Finally, I get to talk about a song that is related to the prompt! One of the group’s most popular songs is “Waterfalls” which was released on the album CrazySexyCool. I think the site really sums up the song’s meaning really well by saying; “”Chasing Waterfalls” is TLC’s way of expressing how people chase intangible dreams with no thought of the consequences”.[1]

The first verse deals with a man who deals chasing his dreams of money and respect by dealing drugs. But, his mother doesn’t think it is a good idea. The second one talks about AIDS (which TLC was big on awareness when the album came out). The man in the second verse loves casual sex, but he contracts HIV and dies. This second verse was dedicated to AIDS victims. Fans would come up to the group at shows and told them that how TLC’s songs talked about AIDS and safe sex was very meaningful and appreciated at a time when no other artists would mention it in their music.[2]

The song was written by Marqueze Etheridge, Lisa Lopes, Organized Noize. Cee-Lo Green sings backup vocals on this track. “[Cee-Lo] was chilling in the studio,” T-Boz recounted, “so I was like, ‘Hey, you sing good, why don’t you [sing backup]?’ He was in Goodie Mob, we grew up together, and we go way back. He did and it was amazing! I love his voice. Then, everybody knew him as a rapper. Now, the world knows him as a singer, but he was like that years ago.”[2]

At first, Clive Davis didn’t like the song. According to, “he did not think that a song that portrays the devastation of AIDS on the body so graphically would hit on MTV”.[2] The group ushed Davis to release it as a single by writing a big post to him saying “please believe in us”. It also took the group’s mentor, L.A. Reid, to help get promotion for the single and a budget for the music video.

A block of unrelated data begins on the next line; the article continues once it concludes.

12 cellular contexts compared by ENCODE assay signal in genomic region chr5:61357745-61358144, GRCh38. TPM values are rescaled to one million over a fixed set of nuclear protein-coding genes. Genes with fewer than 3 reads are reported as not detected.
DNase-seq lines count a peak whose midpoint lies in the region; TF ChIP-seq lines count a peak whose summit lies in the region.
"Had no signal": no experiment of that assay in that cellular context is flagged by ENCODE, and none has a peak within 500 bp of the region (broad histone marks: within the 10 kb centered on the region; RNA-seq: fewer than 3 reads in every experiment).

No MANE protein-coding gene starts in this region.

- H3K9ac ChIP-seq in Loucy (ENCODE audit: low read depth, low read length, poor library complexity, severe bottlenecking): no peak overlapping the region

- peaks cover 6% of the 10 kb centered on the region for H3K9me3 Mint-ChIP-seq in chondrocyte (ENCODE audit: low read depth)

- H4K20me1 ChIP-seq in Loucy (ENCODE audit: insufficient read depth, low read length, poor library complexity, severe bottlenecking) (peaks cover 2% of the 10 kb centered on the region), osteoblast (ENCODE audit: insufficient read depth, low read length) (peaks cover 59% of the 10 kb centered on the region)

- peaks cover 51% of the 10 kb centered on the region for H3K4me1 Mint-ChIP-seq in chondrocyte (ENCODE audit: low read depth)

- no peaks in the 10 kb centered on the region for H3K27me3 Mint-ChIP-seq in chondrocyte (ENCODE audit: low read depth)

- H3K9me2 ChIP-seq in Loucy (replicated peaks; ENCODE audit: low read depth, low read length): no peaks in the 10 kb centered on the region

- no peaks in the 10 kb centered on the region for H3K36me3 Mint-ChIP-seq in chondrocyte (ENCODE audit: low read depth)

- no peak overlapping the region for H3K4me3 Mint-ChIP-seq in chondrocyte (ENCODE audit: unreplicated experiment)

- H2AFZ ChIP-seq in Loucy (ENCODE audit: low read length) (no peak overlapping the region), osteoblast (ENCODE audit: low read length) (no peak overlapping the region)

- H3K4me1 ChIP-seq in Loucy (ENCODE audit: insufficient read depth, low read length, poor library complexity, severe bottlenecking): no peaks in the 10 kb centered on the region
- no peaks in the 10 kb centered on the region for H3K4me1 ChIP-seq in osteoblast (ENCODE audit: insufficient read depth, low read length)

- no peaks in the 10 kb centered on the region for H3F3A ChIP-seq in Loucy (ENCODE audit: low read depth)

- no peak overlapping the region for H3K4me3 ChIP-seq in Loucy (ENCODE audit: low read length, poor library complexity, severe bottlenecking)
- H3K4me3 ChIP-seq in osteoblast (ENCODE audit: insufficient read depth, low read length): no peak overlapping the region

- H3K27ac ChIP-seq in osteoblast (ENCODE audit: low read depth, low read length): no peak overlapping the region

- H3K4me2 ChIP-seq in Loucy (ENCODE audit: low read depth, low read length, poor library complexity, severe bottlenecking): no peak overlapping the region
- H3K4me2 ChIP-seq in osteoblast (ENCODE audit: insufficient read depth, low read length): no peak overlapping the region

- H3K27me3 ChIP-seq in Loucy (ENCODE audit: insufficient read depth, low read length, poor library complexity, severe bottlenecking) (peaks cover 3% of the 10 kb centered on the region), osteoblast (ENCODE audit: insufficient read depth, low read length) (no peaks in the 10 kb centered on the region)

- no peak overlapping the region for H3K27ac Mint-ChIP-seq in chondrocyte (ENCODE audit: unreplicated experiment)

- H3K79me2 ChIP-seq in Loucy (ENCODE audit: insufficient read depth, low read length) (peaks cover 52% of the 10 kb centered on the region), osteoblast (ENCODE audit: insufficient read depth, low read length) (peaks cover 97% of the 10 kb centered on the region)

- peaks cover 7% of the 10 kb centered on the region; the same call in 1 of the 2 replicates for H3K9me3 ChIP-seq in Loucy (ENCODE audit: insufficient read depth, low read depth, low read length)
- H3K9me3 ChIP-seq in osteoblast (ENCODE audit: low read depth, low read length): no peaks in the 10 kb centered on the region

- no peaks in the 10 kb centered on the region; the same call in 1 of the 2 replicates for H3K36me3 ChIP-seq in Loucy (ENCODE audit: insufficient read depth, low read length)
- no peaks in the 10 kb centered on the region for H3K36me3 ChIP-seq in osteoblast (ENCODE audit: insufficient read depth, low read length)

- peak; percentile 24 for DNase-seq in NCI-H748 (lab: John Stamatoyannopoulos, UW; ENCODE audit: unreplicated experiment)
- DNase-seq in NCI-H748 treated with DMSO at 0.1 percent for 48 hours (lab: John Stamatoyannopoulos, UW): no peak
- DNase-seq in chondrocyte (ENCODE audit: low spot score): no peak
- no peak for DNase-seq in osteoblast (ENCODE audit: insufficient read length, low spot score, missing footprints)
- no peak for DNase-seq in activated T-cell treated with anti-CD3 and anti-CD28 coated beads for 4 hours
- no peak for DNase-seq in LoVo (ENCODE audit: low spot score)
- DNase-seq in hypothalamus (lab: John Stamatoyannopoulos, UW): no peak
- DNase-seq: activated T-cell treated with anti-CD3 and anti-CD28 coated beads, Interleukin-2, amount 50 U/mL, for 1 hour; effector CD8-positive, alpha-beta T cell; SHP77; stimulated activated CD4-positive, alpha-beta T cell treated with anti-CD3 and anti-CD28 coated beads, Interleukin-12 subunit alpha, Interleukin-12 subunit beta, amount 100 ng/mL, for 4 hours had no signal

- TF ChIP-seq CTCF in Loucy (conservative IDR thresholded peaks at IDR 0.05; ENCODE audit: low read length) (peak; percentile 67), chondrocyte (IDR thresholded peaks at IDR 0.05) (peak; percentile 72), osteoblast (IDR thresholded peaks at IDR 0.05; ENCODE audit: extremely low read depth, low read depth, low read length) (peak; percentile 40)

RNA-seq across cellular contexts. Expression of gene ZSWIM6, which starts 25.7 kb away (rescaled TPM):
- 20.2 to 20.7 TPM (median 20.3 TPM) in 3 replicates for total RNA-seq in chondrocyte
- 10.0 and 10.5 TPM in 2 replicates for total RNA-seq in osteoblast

“Waterfalls” is such an iconic R&B song with its very deep lyrics. What do you like about this iconic 90s song? Listen to it below and let me know in the comments!

The video was directed by F. Gary Gray and was filmed at Universal Studios Hollywood.

The Rules for #SongLyricsSunday

(This challenge is currently hosted by the generous Jim Adams.)

Anyone can participate in #SongLyricsSunday, even if you aren’t a music blogger! If you want to participate, here are the rules:

  • Post the lyrics to the song of your choice, whether it fits the theme or not.
  • Please try to include the songwriter(s) – it’s a good idea to give credit where credit is due.
  • Make sure you also credit the singer/band and if you desire you can provide a link to where you found the lyrics.
  • Link to the YouTube video, or pull it into your post so others can listen to the song.
  • Pingback to this post will eventually work, as long as you are being patient, but you can also place your link in the comments if you don’t like to wait.
  • Read at least one other person’s blog, so we can all share new and fantastic music and create amazing new blogging friends in the process.
  • Feel free to suggest future prompts.
  • Have fun and enjoy the music.

Latest Articles

explore more